In order to earn this support, I believe the Court must accept that it is accountable to its community. It is of course, not accountable to anyone, other than the law, in the exercise of its decision-making duty, for accountability of that sort would undermine the court's essential independence. But that independence carries with it an obligation to account to the public for the proper expenditure of funds provided by the executive, and for the administration of justice in accordance with the law in a fair, efficient and cost effective manner. I believe that it is the duty of a Chief Justice to see that this is done.
Accountability to the public means that the procedures of the Court must be constantly reviewed to ensure that they are always relevant and effective. It is the duty of a Chief Justice to see that this is done. Accountability to the public means that the human and material resources of the Court must be expended wisely. It is also the duty of a Chief Justice to see that this is done.
Public confidence in the Court is dependent upon the decisions of the Court being of the highest calibre; reasoned and principled, produced in timely manner and free from any bias, actual or apparent. Public confidence in the Court is also dependent upon appointments to the Bench being made from those best qualified to hold judicial office, without regard to race or gender. The emphasis for appointments must be on judicial learning, experience, wisdom and judicial temperament. It is the duty of the Chief Justice to do what he or she can do to ensure that these things happen.
I think that judicial office carries with it an obligation to the public to undertake continual appropriate professional development or learning. I think that there are two aspects to this. One kind of learning is directed to an improvement in the skills required to discharge the duties of the judicial office. The other is directed, or should be directed, towards an improvement of judicial awareness of changes in society and the expectations that society has of the judiciary. It is the duty of the Chief Justice to create an environment that will encourage and facilitate this kind of learning and development.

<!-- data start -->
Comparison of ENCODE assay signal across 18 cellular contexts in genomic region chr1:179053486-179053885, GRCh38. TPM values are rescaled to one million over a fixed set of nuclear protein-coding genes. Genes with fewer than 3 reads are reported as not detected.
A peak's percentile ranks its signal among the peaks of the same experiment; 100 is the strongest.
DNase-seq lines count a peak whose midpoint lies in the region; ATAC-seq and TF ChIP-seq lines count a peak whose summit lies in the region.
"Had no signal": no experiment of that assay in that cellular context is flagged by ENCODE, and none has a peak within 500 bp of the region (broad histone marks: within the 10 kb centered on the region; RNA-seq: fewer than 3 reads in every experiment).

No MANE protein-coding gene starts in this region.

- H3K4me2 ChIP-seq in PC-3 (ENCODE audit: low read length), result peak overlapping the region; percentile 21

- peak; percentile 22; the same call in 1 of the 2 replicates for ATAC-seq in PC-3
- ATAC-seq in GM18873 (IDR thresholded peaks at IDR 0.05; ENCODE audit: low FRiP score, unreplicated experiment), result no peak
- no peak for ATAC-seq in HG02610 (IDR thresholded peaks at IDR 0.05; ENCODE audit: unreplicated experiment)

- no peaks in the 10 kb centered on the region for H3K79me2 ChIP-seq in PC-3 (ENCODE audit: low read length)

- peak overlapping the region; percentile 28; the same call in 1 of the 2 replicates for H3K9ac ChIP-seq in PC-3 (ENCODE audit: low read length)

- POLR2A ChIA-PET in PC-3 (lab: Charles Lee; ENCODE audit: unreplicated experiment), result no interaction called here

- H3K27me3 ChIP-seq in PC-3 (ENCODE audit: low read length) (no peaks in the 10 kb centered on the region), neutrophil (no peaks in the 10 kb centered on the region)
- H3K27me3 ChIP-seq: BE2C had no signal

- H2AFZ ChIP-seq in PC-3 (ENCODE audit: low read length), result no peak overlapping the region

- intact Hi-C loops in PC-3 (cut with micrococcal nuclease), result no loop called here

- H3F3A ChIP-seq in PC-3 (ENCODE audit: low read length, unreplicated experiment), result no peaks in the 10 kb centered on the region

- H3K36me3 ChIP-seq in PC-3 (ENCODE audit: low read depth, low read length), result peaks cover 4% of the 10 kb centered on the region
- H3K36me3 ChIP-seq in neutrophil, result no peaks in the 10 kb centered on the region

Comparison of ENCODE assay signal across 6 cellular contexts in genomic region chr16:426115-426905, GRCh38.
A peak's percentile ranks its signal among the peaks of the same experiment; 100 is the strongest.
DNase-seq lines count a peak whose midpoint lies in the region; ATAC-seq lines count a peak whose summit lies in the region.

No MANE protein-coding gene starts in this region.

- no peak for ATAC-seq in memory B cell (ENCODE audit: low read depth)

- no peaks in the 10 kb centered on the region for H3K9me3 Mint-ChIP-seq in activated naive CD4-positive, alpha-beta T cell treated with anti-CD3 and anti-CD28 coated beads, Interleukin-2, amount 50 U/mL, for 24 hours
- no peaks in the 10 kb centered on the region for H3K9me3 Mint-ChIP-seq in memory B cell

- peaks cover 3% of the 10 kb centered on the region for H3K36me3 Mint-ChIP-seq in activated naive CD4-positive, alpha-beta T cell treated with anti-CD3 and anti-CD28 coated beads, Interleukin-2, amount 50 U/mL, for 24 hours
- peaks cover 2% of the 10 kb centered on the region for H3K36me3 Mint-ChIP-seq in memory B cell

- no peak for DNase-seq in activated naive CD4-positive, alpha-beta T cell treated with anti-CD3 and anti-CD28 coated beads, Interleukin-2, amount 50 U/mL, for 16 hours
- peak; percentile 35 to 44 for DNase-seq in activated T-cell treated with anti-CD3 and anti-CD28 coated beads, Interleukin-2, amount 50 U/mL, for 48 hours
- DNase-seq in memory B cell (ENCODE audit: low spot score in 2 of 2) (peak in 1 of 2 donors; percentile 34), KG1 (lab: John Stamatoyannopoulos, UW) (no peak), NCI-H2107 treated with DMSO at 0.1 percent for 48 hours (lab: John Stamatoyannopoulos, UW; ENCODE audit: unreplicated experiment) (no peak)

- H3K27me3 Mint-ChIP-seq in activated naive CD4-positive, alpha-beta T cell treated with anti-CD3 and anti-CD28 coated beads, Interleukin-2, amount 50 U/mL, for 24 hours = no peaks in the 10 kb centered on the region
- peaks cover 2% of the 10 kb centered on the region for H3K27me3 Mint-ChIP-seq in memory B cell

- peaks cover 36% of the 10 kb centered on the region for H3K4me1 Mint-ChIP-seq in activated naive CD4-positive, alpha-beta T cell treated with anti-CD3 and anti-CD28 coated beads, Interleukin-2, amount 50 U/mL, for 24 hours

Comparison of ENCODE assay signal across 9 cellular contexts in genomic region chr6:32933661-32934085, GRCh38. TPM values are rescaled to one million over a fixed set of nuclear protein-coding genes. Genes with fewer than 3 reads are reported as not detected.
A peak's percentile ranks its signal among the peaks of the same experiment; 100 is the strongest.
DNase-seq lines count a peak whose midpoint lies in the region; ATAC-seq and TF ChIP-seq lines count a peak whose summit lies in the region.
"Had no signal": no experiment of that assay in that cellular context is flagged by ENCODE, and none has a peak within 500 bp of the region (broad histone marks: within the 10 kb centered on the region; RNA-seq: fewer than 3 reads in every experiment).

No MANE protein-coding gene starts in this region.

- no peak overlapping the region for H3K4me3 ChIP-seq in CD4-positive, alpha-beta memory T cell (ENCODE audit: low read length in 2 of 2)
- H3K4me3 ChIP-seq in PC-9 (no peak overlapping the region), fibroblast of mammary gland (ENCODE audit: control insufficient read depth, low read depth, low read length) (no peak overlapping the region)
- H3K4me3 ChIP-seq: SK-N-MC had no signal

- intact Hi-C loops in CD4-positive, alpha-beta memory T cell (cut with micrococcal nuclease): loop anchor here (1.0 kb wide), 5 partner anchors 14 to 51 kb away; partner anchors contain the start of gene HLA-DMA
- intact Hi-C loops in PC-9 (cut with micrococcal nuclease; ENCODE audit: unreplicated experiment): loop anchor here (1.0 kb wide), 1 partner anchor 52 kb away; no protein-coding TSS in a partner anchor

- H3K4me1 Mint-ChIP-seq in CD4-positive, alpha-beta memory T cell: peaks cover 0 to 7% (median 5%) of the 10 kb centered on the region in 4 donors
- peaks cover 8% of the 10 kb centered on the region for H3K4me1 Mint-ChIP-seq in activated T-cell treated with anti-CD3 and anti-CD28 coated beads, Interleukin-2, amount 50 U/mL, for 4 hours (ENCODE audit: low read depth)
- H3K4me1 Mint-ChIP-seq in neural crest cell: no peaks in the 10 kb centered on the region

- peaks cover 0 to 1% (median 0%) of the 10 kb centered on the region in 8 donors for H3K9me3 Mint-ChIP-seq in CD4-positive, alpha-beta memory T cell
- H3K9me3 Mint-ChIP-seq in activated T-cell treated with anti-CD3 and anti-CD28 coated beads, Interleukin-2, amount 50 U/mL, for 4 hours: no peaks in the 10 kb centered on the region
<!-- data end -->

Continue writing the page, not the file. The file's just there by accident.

The duties that I have assumed by taking the office of Chief Justice are many and onerous. However, I accept them cheerfully in the knowledge that I will have the support of my fellow judges. I shall do the best I can. I thank them for the goodwill and companionship that each of them as shown me over the years each has shared this Bench with me and look forward to it continuing in the future.
During the twenty years that I have served as a judge, I have always had the support of my wife and extended family. Without it I could not have achieved the things that I have achieved. Taking up this new office is made easier by the knowledge that that support and encouragement will continue to sustain me.
I thank you all again for coming here to day and for the good wishes that were so kindly addressed to me.